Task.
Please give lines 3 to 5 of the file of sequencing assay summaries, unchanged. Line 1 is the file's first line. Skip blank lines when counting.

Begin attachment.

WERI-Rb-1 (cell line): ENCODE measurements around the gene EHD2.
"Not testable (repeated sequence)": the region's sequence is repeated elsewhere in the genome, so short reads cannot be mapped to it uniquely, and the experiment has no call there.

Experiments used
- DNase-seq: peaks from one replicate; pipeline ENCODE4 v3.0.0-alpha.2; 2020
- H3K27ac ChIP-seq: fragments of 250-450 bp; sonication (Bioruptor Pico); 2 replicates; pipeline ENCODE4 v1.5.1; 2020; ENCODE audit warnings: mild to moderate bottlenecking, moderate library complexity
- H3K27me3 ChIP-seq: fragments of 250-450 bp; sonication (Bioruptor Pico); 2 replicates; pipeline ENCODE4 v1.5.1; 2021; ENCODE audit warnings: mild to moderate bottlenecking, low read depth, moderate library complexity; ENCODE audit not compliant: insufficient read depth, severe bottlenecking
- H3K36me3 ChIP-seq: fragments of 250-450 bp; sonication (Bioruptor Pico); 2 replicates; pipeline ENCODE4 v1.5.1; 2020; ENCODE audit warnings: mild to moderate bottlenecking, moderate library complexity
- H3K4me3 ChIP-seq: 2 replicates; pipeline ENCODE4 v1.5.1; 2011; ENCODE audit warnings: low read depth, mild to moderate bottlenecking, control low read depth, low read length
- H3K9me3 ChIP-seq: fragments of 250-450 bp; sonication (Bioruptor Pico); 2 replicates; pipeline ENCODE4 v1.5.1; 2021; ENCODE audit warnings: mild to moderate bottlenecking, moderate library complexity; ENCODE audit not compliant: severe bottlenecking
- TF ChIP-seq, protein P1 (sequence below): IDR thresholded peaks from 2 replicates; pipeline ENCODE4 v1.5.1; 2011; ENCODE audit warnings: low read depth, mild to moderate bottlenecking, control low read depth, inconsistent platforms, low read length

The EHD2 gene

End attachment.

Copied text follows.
Experiments used
- DNase-seq: peaks from one replicate; pipeline ENCODE4 v3.0.0-alpha.2; 2020
- H3K27ac ChIP-seq: fragments of 250-450 bp; sonication (Bioruptor Pico); 2 replicates; pipeline ENCODE4 v1.5.1; 2020; ENCODE audit warnings: mild to moderate bottlenecking, moderate library complexity